My eyes fail from weeping, I am in torment within, my heart is poured out on the ground because my people are destroyed, because children and infants faint in the streets of the city.
Should Priest and Prophet be killed in the sanctuary of the Lord? Young and old lie together in the dust of the streets; my young men and maidens have fallen by the sword.
On Wednesday evening June 17, 2015 at Emanuel A.M.E. Church in Charleston, South Carolina a modern crucifixion took place. Taking the lives of:
Rev. Clementa Pickney (Pastor of Emanuel A.M.E. Church and a South Carolina State Senator) age 41
Cynthia Hurd, age 54
Tywanza Sanders, age 26
Myra Thompson, age 59
Ethel Lance, age 70
Susie Jackson, age 87
Rev. DePayne Middleton Doctor, age 49
Rev. Sharonda Coleman-Singleton, age 45
Rev. Daniel Simmons, Sr., age 74
Because they were bone of our bone, flesh of our flesh, and spirit of our spirit we too are a suffering people. We cry out with the Psalmist “I am poured out like water, and all my bones are out of joint. My heart has turned to wax; it has melted away within me. My strength is dried up like a potsherd, and my tongue sticks to the roof of my mouth; you lay me in the dust of death. Dogs have surrounded me; a band of evil men has encircled me, they have pierced my hands and my feet. I can count all my bones; people stare and gloat over me. They divide my garments among them and cast lots for my clothing”. (Psalm 22: 14-18)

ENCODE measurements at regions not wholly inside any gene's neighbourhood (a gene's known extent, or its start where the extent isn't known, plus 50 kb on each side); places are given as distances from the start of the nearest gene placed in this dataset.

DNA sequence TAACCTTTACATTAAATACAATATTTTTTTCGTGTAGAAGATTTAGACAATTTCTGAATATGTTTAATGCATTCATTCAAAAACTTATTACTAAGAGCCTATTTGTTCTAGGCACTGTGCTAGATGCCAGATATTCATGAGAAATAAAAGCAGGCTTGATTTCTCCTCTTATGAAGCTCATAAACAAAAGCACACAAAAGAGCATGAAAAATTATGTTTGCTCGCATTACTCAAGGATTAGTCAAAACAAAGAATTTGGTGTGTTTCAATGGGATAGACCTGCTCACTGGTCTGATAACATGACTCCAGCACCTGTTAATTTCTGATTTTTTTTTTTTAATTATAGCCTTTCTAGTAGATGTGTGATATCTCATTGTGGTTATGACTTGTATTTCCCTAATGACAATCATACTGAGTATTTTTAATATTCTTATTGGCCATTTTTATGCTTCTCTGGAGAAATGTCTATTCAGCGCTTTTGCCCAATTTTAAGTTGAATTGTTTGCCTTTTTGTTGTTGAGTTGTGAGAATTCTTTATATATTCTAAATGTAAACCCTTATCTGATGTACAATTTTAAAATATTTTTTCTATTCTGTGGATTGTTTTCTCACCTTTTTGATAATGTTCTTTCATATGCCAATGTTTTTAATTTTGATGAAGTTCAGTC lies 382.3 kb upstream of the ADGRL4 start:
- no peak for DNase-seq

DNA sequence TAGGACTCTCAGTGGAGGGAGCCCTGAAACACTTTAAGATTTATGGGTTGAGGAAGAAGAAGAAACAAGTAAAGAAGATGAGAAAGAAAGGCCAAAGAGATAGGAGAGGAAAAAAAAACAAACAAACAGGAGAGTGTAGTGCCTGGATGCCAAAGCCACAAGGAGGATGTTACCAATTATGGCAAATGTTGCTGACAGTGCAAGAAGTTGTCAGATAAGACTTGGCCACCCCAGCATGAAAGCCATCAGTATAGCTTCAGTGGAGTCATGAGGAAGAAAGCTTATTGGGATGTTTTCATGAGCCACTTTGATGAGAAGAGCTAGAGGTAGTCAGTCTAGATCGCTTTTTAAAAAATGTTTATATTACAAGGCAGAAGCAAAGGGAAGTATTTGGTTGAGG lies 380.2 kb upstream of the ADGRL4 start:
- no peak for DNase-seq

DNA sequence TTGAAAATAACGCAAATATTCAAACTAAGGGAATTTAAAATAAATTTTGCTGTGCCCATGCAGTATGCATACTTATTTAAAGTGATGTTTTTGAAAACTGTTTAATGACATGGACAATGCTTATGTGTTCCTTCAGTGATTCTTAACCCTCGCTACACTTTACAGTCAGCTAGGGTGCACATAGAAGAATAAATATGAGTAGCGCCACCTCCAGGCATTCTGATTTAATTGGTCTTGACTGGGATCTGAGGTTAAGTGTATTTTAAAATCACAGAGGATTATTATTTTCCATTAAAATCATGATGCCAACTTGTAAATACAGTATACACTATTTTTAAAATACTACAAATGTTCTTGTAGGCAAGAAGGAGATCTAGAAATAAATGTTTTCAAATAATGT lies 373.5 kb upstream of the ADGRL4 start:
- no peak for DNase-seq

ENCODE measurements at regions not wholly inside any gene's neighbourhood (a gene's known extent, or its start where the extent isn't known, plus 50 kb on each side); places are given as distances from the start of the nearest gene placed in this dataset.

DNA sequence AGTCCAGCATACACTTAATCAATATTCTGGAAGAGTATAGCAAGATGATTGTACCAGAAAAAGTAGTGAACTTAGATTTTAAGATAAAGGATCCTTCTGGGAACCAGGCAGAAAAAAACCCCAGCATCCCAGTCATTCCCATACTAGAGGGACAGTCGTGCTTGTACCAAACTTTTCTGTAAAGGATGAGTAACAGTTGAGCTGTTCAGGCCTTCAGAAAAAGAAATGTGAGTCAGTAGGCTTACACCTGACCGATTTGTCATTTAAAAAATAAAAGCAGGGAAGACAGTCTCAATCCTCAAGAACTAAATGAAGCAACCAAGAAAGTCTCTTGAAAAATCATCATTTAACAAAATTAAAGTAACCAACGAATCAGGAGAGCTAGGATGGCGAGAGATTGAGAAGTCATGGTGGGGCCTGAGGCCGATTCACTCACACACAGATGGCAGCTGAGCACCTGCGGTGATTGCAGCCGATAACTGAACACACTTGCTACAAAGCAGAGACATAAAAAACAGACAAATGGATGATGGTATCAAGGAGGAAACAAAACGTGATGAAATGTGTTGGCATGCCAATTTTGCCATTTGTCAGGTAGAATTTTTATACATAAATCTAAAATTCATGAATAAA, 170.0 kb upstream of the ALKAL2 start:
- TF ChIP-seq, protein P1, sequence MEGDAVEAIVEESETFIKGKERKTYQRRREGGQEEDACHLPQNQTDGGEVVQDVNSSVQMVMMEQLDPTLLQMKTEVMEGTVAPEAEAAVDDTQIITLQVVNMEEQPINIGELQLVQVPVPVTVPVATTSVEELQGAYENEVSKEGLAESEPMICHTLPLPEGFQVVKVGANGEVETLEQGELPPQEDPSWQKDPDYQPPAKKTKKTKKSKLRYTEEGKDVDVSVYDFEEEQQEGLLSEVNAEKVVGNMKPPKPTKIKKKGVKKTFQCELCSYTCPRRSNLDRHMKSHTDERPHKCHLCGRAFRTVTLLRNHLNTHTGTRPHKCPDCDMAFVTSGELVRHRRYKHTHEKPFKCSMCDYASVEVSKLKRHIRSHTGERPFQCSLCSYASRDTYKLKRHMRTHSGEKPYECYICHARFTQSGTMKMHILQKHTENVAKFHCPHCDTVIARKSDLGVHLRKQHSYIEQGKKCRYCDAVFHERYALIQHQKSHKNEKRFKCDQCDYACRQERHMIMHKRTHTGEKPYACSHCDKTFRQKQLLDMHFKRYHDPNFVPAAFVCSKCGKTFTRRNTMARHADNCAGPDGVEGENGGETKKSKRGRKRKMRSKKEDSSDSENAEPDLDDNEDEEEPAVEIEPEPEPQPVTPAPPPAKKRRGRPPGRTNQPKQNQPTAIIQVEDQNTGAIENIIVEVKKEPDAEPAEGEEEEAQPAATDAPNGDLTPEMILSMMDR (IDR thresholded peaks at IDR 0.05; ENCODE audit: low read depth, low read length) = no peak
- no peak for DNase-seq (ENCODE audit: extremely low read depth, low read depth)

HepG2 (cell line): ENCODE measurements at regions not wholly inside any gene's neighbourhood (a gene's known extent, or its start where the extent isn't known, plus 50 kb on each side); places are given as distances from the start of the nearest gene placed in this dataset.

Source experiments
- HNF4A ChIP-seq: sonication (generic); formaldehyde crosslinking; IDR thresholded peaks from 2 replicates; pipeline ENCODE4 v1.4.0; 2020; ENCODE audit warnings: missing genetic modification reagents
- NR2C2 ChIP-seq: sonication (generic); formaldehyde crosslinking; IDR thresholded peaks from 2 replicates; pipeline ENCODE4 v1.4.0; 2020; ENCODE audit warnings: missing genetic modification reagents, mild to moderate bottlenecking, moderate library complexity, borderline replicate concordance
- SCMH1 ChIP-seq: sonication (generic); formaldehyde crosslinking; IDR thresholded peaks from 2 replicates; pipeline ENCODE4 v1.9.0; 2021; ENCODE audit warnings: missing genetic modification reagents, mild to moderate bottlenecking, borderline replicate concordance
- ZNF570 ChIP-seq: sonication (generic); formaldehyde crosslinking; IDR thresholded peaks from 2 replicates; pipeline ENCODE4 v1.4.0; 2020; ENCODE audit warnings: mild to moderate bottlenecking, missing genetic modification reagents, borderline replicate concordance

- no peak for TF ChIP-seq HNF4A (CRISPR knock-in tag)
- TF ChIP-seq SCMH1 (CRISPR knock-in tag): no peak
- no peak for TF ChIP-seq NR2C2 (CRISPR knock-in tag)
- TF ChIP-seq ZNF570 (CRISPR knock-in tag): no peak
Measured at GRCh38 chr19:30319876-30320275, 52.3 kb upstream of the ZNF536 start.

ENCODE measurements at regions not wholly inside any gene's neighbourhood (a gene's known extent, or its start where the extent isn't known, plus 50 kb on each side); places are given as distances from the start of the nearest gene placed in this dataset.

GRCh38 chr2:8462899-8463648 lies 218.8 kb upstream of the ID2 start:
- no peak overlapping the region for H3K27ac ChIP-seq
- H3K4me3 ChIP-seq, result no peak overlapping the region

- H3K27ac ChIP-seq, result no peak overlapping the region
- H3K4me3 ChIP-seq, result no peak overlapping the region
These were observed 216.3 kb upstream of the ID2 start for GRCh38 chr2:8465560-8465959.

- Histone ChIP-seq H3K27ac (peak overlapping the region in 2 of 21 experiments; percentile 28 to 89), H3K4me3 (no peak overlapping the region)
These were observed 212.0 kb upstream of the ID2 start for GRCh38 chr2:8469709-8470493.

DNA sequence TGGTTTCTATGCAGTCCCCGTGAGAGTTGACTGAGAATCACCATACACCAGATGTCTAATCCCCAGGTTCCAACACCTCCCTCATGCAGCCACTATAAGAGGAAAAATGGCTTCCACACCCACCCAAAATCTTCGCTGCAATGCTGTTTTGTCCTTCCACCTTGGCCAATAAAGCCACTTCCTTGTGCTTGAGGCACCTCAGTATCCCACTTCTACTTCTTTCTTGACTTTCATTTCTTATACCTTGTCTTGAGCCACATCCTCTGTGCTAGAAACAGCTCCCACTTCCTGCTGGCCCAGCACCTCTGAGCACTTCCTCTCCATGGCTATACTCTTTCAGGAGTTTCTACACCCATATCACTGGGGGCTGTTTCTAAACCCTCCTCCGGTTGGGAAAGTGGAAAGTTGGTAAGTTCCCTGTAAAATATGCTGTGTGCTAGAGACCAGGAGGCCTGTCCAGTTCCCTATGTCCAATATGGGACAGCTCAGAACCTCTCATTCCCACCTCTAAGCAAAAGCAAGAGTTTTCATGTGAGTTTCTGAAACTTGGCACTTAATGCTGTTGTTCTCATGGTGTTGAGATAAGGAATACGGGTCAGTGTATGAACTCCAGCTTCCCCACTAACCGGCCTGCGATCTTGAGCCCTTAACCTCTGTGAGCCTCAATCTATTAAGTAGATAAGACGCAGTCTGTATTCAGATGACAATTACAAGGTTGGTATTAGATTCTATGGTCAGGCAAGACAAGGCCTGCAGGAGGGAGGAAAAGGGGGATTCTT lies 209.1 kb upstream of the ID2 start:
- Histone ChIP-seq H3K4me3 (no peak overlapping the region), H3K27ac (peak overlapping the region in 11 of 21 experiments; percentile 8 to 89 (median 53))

Not only do we hurt with the Emanuel A.M.E. Church Family, but God also suffers with us because the name Emanuel means “God is with us”! Our God meets us in suffering and in death. The cross is the meeting place between God and us. The cross is the place where God experiences human suffering and the human family understands the pain of God. The wounded heart of God is revealed on the cross. Abraham Heschel has reminded us that in the prophets God experiences pain and sorrow with a feeling of intimate and loving concern because life is a partnership between God and humanity. The crucified heart of God in the New Testament is revealed through the death of Jesus Christ. This death on the cross is not only the expression of God’s love for us, but also the defiance of God against evil.
It is so easy for us as a suffering people to grow weary and inarticulate in endless despair and aborted hope that will satisfy the forces of evil; however, the Apostle Paul reminds us “to be in Christ means not only to know the fellowship of His suffering, but the power of His resurrection”; therefore, as a crucified and a resurrected people let us make a double commitment to preach a liberating gospel from the evils of racism, materialism and militarism. If we can make this commitment then we will respond to the Charleston massacre with living hope.
In 1850 Frederick Douglass, a member of Emanuel A.M.E. Church in Charleston stood in Faneil Hall in Boston speaking as if waiting justice would never wipe sleep from his eyes. In response to his morbid message Sojourner Truth who knew the evils of slavery from personal experience, having been sold four times, and having risked her life many more times as a conductor of the underground railroad arose to her feet, and said with a commanding voice: Frederick is God dead? As true believers with Sojourner Truth let us act on the words of James Russell Lowell: “Truth forever on the scaffold, wrong forever on the throne, yet that scaffold sways the future, and, behind the dim unknown, standeth God within the shadow, keeping watch [over] his own.”
Rev.Dr. J. Alfred Smith Sr., Chair
Sankofa Institute for African American
Oblate School of Theology
285 Oblate Drive
San Antonio, TX 78216
SANKOFA INSTITUTE FOR AFRICAN AMERICAN PASTORAL LEADERSHIP COUNCIL OF ELDERS
Rev. Dr. J. Alfred Smith, Sr., Chair
Dr. Diana Hayes, STD
Rev. Dr. Dwight Hopkins, PhD
Rev. Joni Russ
Rev. Dr. Cheryl Kirk-Duggan, PhD
Rev. James Noel, PhD
S. Addie L. Walker, SSND, PhD, Director
Dr. Scott Woodward, Academic Dean, OST
Dr. Rose Marden, Associate Dean Continuing Education, OST